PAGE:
Proper hygiene habits are essential for good health and for a clean appearance, especially as children approach puberty and begin to develop acne and body odour. Giving children a hygiene checklist helps them remember all areas of personal hygiene and create an effective hygiene routine.
Bathing and Shampooing
Children don't need to bathe every day until they reach puberty, according to WebMD. Once children hit puberty, however, they should shower daily, using a mild soap. Kids who have oily hair may need to shampoo daily, but others can get away with washing their hair a few times a week. Once puberty starts, children should also use an antiperspirant or deodorant to help control body odour.
Kids need to brush their teeth at least twice a day, including in the morning and before bed. This removes food particles that cause bacterial growth, which leads to bad breath. Flossing once a day also helps keep teeth clean and strong.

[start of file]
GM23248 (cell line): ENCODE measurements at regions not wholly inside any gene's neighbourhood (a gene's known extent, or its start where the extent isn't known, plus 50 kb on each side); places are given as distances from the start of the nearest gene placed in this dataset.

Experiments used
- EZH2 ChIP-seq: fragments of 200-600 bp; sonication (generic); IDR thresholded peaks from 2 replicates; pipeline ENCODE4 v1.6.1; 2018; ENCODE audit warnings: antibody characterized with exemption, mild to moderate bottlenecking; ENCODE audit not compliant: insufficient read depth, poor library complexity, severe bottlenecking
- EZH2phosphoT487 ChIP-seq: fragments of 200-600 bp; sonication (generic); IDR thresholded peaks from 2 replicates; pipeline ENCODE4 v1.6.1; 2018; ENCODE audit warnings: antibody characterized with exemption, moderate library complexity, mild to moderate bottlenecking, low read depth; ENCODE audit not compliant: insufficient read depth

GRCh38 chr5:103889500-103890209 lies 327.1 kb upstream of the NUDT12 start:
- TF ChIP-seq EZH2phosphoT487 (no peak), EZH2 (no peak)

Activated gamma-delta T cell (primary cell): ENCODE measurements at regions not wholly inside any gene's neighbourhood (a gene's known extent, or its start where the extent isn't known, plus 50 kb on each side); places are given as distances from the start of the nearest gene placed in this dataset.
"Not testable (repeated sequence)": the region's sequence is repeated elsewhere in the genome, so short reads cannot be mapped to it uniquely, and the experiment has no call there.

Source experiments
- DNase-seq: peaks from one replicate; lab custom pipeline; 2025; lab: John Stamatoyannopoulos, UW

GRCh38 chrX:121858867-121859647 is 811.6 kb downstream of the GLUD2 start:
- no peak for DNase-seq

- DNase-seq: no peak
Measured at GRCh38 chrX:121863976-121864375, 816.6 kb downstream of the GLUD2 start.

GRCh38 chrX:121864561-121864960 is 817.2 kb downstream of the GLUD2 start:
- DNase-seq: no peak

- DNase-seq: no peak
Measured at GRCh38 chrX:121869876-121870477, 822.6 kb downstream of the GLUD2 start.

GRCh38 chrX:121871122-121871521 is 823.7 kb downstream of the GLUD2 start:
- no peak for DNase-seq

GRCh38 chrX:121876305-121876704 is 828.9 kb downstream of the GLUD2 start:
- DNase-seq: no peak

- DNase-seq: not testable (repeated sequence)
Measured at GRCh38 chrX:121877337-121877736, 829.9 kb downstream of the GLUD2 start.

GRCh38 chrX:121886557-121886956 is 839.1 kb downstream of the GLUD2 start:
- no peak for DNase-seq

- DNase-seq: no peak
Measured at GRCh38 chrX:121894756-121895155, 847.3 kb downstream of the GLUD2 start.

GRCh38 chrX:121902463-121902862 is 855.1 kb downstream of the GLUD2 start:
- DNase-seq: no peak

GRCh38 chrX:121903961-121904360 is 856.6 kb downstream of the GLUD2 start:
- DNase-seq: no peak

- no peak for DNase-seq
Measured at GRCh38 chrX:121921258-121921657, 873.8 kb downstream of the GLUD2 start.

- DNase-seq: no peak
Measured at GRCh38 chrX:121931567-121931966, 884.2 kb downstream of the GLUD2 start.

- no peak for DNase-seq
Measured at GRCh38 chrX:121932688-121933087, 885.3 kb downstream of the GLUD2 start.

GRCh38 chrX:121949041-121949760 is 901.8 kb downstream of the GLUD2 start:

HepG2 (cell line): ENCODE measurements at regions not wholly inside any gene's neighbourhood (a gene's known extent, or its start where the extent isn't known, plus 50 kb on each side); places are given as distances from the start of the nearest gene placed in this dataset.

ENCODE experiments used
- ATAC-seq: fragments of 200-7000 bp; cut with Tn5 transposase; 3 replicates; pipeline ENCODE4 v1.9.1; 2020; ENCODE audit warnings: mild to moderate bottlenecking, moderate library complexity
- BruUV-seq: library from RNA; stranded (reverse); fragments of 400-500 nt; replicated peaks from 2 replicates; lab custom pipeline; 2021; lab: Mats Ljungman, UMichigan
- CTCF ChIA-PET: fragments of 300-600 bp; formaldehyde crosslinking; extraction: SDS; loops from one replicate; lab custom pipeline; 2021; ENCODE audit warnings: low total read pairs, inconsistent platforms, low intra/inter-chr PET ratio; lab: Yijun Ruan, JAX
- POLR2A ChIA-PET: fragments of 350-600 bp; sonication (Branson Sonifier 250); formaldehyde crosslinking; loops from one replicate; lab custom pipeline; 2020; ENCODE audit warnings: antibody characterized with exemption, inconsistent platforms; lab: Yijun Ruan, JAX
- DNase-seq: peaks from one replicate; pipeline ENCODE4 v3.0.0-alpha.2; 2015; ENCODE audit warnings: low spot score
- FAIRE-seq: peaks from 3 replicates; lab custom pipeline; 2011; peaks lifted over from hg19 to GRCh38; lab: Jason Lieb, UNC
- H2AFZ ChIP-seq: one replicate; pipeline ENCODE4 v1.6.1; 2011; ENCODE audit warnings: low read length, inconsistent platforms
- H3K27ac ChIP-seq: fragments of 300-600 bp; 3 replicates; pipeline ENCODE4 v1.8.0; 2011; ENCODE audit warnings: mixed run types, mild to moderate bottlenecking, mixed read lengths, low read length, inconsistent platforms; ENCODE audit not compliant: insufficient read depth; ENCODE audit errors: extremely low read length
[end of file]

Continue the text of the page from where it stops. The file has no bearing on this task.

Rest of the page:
Children should get in the habit of washing their hands with soap and water before eating or preparing food, after using the rest room, after coughing or sneezing and after playing with pets. Hand washing prevents the spread of bacteria and illness.
Children should keep fingernails and toenails short and clean. Young children may need help trimming their nails, but older children should be able to clip their nails about once a week.
Children should wash their face once or twice a day with a gentle cleanser to remove dirt and oil. Kids who wear make-up should use a make-up remover before bed. If kids develop acne as they reach puberty, over-the-counter acne medication may reduce breakouts.
Changing Clothes and Shoes
Kids should change their socks and underwear daily. As kids approach puberty, they'll need to wear fresh shirts each day, too. Alternating pairs of shoes and wearing cotton socks can help prevent foot odour.